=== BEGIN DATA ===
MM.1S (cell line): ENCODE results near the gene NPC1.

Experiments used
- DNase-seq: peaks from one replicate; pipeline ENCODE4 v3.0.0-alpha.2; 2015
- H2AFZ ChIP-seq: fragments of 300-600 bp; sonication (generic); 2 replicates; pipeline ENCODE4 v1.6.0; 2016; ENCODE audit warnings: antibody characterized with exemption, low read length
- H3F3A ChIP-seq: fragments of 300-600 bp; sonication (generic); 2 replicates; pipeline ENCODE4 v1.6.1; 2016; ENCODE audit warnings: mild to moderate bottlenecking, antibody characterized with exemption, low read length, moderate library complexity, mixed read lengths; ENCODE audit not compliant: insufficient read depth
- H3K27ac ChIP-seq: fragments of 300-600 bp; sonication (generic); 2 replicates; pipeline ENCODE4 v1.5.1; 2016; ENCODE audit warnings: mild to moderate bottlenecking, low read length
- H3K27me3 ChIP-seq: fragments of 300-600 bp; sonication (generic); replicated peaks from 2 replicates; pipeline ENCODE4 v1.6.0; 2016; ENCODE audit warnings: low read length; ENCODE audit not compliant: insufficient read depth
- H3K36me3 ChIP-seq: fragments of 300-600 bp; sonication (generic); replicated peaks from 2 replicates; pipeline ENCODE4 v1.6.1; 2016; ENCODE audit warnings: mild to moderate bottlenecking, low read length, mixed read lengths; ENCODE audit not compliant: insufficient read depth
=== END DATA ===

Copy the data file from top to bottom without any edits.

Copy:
MM.1S (cell line): ENCODE results near the gene NPC1.

Experiments used
- DNase-seq: peaks from one replicate; pipeline ENCODE4 v3.0.0-alpha.2; 2015
- H2AFZ ChIP-seq: fragments of 300-600 bp; sonication (generic); 2 replicates; pipeline ENCODE4 v1.6.0; 2016; ENCODE audit warnings: antibody characterized with exemption, low read length
- H3F3A ChIP-seq: fragments of 300-600 bp; sonication (generic); 2 replicates; pipeline ENCODE4 v1.6.1; 2016; ENCODE audit warnings: mild to moderate bottlenecking, antibody characterized with exemption, low read length, moderate library complexity, mixed read lengths; ENCODE audit not compliant: insufficient read depth
- H3K27ac ChIP-seq: fragments of 300-600 bp; sonication (generic); 2 replicates; pipeline ENCODE4 v1.5.1; 2016; ENCODE audit warnings: mild to moderate bottlenecking, low read length
- H3K27me3 ChIP-seq: fragments of 300-600 bp; sonication (generic); replicated peaks from 2 replicates; pipeline ENCODE4 v1.6.0; 2016; ENCODE audit warnings: low read length; ENCODE audit not compliant: insufficient read depth
- H3K36me3 ChIP-seq: fragments of 300-600 bp; sonication (generic); replicated peaks from 2 replicates; pipeline ENCODE4 v1.6.1; 2016; ENCODE audit warnings: mild to moderate bottlenecking, low read length, mixed read lengths; ENCODE audit not compliant: insufficient read depth